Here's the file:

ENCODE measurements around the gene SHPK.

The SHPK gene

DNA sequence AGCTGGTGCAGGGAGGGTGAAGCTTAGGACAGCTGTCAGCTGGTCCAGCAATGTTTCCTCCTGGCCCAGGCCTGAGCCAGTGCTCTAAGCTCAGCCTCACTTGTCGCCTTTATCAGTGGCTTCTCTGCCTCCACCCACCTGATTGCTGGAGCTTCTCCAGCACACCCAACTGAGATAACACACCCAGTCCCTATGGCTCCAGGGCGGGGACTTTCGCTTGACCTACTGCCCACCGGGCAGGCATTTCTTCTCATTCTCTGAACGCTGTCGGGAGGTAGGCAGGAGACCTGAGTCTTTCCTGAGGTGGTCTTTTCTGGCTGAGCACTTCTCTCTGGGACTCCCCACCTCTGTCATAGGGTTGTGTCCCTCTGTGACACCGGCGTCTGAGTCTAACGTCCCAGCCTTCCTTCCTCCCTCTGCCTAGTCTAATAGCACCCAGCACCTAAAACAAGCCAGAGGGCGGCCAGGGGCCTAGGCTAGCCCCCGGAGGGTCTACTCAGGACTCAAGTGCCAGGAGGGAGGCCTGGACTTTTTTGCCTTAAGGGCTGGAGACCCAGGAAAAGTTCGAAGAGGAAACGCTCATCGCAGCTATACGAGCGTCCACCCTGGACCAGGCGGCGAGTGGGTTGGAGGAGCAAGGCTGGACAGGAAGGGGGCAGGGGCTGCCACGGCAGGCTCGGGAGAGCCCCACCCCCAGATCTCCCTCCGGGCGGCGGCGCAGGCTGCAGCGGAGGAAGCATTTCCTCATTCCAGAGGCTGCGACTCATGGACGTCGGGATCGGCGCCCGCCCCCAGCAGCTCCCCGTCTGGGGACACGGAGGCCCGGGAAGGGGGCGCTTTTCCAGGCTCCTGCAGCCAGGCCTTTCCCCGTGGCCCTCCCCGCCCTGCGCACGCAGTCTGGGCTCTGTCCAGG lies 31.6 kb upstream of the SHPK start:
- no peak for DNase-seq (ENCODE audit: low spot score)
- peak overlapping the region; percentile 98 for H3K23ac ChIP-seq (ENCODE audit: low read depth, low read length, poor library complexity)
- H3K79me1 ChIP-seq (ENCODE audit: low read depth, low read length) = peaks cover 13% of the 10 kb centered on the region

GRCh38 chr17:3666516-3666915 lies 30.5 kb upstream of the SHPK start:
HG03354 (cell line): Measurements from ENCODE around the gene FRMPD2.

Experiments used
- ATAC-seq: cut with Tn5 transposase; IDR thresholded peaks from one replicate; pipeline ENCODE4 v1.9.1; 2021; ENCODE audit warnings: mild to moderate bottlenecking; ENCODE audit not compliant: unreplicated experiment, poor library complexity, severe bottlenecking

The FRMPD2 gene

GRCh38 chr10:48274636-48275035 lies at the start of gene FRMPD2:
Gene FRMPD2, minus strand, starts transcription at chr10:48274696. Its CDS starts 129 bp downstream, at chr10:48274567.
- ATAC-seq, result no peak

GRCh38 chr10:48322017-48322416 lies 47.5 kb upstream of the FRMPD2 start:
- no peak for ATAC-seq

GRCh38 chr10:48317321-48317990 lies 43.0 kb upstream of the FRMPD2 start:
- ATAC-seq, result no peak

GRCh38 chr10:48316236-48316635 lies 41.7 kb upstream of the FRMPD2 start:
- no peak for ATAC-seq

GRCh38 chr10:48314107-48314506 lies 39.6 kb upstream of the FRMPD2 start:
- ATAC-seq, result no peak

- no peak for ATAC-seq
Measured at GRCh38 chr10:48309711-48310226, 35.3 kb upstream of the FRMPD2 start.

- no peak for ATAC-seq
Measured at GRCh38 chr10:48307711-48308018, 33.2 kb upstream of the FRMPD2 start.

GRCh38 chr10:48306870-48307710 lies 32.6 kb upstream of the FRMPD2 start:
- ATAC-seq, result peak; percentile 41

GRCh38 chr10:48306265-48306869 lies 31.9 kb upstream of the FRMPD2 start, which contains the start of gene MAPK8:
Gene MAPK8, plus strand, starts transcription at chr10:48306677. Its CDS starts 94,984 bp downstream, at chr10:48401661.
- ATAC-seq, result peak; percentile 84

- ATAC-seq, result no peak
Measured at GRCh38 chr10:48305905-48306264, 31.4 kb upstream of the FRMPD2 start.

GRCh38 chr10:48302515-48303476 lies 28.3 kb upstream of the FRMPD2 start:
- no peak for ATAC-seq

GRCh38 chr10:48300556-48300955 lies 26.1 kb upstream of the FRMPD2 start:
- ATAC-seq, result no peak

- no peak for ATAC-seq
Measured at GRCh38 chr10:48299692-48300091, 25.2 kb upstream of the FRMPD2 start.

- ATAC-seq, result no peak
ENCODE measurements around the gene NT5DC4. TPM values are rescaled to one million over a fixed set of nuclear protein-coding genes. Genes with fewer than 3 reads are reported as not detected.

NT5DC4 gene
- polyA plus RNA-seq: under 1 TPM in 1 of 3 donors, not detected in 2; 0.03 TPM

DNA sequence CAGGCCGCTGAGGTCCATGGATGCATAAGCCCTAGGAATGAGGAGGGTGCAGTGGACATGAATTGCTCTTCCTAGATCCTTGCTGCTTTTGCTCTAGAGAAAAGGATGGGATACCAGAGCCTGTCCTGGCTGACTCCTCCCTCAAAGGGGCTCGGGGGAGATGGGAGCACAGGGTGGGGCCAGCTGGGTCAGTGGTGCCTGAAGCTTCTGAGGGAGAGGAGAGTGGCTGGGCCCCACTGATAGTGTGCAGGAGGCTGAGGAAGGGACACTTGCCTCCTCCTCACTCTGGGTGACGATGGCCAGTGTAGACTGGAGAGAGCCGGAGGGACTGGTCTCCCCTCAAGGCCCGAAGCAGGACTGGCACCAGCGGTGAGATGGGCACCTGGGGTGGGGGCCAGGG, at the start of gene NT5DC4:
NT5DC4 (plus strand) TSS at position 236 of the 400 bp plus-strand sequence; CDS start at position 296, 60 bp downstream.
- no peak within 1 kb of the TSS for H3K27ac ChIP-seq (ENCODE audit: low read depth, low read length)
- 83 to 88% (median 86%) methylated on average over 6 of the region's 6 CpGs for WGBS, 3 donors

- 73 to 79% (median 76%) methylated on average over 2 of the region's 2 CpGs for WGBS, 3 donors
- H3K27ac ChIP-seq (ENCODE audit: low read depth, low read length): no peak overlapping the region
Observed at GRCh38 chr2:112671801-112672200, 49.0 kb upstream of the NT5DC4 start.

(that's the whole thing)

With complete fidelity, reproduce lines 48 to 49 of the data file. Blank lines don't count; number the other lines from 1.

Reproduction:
- 73 to 79% (median 76%) methylated on average over 2 of the region's 2 CpGs for WGBS, 3 donors
- H3K27ac ChIP-seq (ENCODE audit: low read depth, low read length): no peak overlapping the region